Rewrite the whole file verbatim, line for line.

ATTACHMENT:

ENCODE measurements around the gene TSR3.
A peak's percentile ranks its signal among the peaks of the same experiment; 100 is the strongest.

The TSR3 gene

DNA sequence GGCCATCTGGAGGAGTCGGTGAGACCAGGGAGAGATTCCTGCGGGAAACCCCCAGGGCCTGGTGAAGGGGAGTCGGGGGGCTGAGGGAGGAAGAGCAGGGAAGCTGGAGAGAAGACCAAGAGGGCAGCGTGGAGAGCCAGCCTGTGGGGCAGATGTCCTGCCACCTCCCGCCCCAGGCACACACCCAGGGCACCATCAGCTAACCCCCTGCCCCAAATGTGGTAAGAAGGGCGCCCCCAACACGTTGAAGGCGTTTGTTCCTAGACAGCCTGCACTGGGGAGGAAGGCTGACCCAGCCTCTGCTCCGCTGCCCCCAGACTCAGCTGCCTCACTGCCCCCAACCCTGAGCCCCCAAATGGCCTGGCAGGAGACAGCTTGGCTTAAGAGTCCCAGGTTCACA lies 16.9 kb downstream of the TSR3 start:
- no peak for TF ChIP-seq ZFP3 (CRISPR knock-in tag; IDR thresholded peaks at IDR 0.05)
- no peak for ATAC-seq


ENCODE measurements around the gene TSR3.
A peak's percentile ranks its signal among the peaks of the same experiment; 100 is the strongest.

The TSR3 gene

DNA sequence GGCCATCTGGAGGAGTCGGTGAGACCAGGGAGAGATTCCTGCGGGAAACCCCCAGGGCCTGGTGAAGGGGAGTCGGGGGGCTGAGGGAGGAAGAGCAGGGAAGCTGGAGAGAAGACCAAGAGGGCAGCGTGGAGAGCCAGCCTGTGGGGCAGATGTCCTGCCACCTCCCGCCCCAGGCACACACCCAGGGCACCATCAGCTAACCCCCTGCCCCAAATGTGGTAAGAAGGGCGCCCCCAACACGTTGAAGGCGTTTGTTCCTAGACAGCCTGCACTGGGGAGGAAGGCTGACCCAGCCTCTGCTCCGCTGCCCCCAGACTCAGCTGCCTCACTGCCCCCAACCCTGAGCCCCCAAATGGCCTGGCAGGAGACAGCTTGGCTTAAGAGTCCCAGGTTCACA lies 16.9 kb downstream of the TSR3 start:
- no peak for TF ChIP-seq ZFP3 (CRISPR knock-in tag; IDR thresholded peaks at IDR 0.05)
- no peak for ATAC-seq